Sometimes I'm really driven to meet an artist or artisan and things will conspire to make that happen. That was certainly the case with Justin Purser. I first saw his work by accident more than twelve months ago. The 2009 Yarra Valley Open Studios kicked off at Sticks Winery with around 50 works by individual artists. They were displayed in the barrel room, so in addition to gorgeous artworks... the smell of wine and wood pervaded the space. Before I even got to the barrel room, I was inspired. I started in the Sticks Winery tasting room. On the way in I was struck by the door handles. No ordinary door handles. Appropriately, a bundle of sticks made out of metal. Simple ideas are always the best. After enquiries with the staff I established that the maker lived nearby and that his name was Justin Purser. I carefully recorded his contact details and made a commitment to contact him. (Perhaps he could make some door handles for my new house?) I have carried his details around with me since then and to my great delight I realised that Justin was one of the participants in this years Yarra Valley Open Studios program. A circle around his studio in the brochure meant that he was the first stop on my 2010 Open Studios itinerary.
This whole story just got better and better. On meeting Justin I was struck by his generous and warm spirit. I felt like a kid in a lolly shop in his studio, so much to see. I enquired about the prospect of door handles for isiiad and we agreed to reconnect later to get the ball rolling. A week later I was back discussing the look of the handles. Justin had also agreed to an interview so we sat outside in the sun and chatted about his work and his dream to mount an exhibition of his own work. I was delighted with the way the interview was going and looked forward to hearing it back later on my little dictaphone (Justin said stuff that was pure gold). You can probably guess what's coming... while it looked like the dictaphone was working... it wasn't. What to do? Over lunch that day I feverishly scribbled down all of the things I could remember. So what follows is a 'cobble together' of my time with Justin Purser. (Note to self...BUY A RELIABLE DICTAPHONE)
Interestingly he started his training in ceramics, completing a Degree in Architectural Ceramics at Monash University's Caulfield campus in 1994. Following on from his degree he worked as a teacher at the Potters Cottage in Warrandyte. After making a metal stand for a pot with some friends he got into the business of metal work. His friends eventually wanted to get out of their business and sold him their equipment. He was on his way.
What he likes most about the work that he's currently doing is the challenge of a site specific project. That keeps him interested, as every job is different. Examples of his site specific work are dotted around the Yarra Valley and beyond. As well as the door handles at Sticks Winery, Train Trak (another Yarra Valley winery)have used his metal work for their signage. Their restaurant, Zonzos, has some fabulous metal dividers which Justin has made for them. The staff at Zonzos spent many hours lovingly threading corks and suspending them within his frame. Their dining tables are adorned with Justin's candelabra and there are examples of his simple furniture in the outdoor dining area. The door handles at Sticks are the mark 2 version. Apparently the first handles he made for them weighed 10 kilos each. Weighing in at 20 kilos in total the door handles were so heavy that they compromised the operation of the doors so smaller versions had to be made. They are just stunning.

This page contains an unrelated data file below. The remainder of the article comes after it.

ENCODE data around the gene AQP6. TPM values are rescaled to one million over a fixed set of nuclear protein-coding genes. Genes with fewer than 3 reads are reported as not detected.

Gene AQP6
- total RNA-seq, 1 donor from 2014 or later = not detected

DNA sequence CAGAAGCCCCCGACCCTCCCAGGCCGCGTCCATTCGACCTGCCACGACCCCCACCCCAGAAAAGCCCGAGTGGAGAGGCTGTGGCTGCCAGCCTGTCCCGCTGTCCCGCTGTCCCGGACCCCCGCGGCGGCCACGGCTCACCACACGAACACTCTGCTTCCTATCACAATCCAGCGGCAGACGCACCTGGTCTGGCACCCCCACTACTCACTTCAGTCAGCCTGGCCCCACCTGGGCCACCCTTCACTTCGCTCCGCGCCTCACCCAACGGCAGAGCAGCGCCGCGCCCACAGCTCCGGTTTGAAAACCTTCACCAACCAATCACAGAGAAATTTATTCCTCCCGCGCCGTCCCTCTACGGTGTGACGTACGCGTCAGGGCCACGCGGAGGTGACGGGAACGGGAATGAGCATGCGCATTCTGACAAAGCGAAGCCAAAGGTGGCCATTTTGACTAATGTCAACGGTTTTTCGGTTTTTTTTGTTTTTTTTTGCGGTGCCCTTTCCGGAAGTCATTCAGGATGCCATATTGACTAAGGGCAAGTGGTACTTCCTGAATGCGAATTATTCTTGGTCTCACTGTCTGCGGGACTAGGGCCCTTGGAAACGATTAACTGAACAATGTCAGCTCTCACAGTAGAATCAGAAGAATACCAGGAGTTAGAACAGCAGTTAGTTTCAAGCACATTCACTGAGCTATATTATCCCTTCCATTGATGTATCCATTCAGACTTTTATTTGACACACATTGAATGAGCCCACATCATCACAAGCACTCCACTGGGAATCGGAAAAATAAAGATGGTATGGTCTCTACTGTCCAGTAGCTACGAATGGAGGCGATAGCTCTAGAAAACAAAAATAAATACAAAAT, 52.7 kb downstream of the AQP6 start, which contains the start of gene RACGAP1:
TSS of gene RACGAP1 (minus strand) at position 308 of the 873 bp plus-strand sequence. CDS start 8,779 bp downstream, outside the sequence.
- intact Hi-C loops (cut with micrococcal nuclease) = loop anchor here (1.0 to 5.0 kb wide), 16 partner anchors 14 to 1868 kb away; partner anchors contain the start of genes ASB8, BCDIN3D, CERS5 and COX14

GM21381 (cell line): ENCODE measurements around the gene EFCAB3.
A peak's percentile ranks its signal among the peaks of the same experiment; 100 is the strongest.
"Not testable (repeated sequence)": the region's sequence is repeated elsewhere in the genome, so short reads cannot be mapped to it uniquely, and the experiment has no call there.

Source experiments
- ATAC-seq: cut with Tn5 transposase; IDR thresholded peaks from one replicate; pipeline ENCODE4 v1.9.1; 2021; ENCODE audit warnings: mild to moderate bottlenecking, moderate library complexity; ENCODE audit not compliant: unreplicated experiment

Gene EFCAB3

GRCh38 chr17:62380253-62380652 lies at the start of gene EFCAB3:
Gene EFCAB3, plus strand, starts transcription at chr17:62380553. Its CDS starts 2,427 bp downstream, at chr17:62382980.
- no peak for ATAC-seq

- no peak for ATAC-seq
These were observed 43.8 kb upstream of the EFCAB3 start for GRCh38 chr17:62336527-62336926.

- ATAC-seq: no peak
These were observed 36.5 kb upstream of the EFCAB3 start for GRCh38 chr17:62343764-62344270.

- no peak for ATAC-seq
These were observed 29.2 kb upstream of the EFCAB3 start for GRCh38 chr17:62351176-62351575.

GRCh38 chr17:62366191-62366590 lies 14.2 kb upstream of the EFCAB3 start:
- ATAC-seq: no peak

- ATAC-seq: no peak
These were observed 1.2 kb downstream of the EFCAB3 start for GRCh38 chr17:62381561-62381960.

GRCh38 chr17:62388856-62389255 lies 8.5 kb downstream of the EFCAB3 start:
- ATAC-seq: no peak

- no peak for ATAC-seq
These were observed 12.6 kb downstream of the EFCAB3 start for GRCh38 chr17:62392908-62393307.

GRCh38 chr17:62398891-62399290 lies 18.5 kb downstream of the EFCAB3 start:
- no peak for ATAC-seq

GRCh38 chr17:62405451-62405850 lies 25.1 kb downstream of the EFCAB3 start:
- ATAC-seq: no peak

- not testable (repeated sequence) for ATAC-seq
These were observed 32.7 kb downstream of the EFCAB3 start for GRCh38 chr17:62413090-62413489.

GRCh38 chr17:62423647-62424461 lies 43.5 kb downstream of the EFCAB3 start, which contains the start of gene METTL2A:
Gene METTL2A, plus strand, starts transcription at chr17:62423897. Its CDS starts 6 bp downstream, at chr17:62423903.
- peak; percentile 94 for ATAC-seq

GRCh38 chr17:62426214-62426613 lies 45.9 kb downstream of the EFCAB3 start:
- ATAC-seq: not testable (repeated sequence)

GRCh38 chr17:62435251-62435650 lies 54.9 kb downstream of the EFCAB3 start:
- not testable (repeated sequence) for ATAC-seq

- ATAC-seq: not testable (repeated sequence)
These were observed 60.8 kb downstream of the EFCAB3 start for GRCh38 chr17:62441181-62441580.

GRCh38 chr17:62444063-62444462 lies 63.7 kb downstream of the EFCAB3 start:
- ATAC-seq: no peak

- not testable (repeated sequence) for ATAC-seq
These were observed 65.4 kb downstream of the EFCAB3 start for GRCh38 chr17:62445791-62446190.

More of his work can be seen at The Light Factory Gallery (Eltham), Stones of the Yarra Valley and Tatra Receptions in the Dandenongs.
While fossicking around his studio, I saw some wonderful oak branch balustrates (they are the rusted metal with metal leaves in the slideshow). When installed they will have a nice wide reclaimed timber handrail. The stunning piece at the top of this blog is made from old bolts and is destined for a home at Flinders. It's going to sit on a lawn overlooking the sea so that the owner can see both things from his living room. Now there's a wonderful site! In the winter he plans to light fires in the piece. My imagination was going wild.
The list of work goes on for this prolific artisan. In 2003 he was commissioned to create the steel fencing and front entry gates of De Bortoli wines. The designer was Cric Henry, a Warrandyte landscape designer. The design was of twisted flat steel to represent the grape vines and rolling hills of Dixon Creek.
An artist in residence gig at Scotch College resulted in a double set of driveway gates for the school's Elliot Lodge Scout Camp in Chum Creek. The gates were designed and made with the students.
I'm hoping that as I write this, Justin is working on the door handles we discussed for the front door of isiiad...Watch this space, as you, dear readers will be the first to see them in situ via this blog and yes, I'm excited!
When I asked whats next for Justin Purser, his eyes lit up and he described how he would like to do more of his own work and mount an exhibition. I for one, hope he realises his dream. He was very generous with his time for me and I understand that his generosity has been felt far and wide. A little birdy told me that he made metal signs for all of the studios involved in the this years Yarra Valley Open Studios, free of charge. Some people just deserve to do well in the world and Justin Purser is one of them.
Check out his website www.decorativemetal.com.au